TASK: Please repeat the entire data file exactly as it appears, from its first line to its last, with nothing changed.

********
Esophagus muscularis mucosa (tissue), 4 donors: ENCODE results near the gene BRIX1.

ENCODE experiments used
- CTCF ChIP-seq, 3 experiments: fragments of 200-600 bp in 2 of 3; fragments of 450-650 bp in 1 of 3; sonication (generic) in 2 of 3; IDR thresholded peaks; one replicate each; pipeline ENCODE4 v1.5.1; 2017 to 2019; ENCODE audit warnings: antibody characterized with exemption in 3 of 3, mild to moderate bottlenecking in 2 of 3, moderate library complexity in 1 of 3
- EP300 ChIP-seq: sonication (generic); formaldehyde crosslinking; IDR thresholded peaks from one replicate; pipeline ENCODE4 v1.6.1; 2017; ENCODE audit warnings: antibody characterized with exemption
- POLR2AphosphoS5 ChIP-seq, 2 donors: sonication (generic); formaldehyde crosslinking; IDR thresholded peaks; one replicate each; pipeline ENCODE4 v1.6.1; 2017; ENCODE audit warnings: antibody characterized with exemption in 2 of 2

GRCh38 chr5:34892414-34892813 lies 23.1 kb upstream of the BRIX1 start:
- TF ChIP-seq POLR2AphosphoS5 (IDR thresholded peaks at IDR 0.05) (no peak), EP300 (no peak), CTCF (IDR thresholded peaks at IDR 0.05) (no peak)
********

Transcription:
Esophagus muscularis mucosa (tissue), 4 donors: ENCODE results near the gene BRIX1.

ENCODE experiments used
- CTCF ChIP-seq, 3 experiments: fragments of 200-600 bp in 2 of 3; fragments of 450-650 bp in 1 of 3; sonication (generic) in 2 of 3; IDR thresholded peaks; one replicate each; pipeline ENCODE4 v1.5.1; 2017 to 2019; ENCODE audit warnings: antibody characterized with exemption in 3 of 3, mild to moderate bottlenecking in 2 of 3, moderate library complexity in 1 of 3
- EP300 ChIP-seq: sonication (generic); formaldehyde crosslinking; IDR thresholded peaks from one replicate; pipeline ENCODE4 v1.6.1; 2017; ENCODE audit warnings: antibody characterized with exemption
- POLR2AphosphoS5 ChIP-seq, 2 donors: sonication (generic); formaldehyde crosslinking; IDR thresholded peaks; one replicate each; pipeline ENCODE4 v1.6.1; 2017; ENCODE audit warnings: antibody characterized with exemption in 2 of 2

GRCh38 chr5:34892414-34892813 lies 23.1 kb upstream of the BRIX1 start:
- TF ChIP-seq POLR2AphosphoS5 (IDR thresholded peaks at IDR 0.05) (no peak), EP300 (no peak), CTCF (IDR thresholded peaks at IDR 0.05) (no peak)